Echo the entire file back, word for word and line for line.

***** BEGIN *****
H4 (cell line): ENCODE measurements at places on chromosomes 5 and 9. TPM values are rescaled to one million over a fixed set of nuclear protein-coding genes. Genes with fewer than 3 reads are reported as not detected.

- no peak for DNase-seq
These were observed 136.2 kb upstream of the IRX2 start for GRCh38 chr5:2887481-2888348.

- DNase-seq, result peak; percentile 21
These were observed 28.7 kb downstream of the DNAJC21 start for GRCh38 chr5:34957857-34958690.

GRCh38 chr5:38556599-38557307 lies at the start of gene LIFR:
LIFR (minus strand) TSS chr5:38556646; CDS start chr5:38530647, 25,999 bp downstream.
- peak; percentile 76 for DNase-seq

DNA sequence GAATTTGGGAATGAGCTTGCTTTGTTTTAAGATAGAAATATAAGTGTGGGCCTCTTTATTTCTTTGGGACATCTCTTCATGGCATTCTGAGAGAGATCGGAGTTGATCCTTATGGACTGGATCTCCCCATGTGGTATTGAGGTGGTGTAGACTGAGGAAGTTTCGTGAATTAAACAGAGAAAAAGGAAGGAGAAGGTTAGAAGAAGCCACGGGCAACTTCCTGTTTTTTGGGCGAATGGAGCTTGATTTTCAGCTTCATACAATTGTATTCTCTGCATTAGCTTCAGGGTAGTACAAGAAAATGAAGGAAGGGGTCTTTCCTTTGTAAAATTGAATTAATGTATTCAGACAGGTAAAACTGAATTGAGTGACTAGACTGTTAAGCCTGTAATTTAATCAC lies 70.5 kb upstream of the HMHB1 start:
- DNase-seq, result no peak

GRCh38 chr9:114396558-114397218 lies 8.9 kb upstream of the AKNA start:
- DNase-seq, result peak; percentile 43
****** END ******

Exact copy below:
H4 (cell line): ENCODE measurements at places on chromosomes 5 and 9. TPM values are rescaled to one million over a fixed set of nuclear protein-coding genes. Genes with fewer than 3 reads are reported as not detected.

- no peak for DNase-seq
These were observed 136.2 kb upstream of the IRX2 start for GRCh38 chr5:2887481-2888348.

- DNase-seq, result peak; percentile 21
These were observed 28.7 kb downstream of the DNAJC21 start for GRCh38 chr5:34957857-34958690.

GRCh38 chr5:38556599-38557307 lies at the start of gene LIFR:
LIFR (minus strand) TSS chr5:38556646; CDS start chr5:38530647, 25,999 bp downstream.
- peak; percentile 76 for DNase-seq

DNA sequence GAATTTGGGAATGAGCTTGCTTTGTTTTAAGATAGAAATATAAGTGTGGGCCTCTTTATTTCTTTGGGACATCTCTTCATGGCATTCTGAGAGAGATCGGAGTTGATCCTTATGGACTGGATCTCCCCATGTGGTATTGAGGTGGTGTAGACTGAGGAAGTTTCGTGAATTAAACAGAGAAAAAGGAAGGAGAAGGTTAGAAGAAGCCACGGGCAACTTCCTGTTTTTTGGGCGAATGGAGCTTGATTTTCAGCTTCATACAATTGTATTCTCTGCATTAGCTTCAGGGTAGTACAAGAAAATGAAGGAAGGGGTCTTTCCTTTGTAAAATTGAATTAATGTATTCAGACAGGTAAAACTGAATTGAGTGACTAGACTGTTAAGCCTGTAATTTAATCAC lies 70.5 kb upstream of the HMHB1 start:
- DNase-seq, result no peak

GRCh38 chr9:114396558-114397218 lies 8.9 kb upstream of the AKNA start:
- DNase-seq, result peak; percentile 43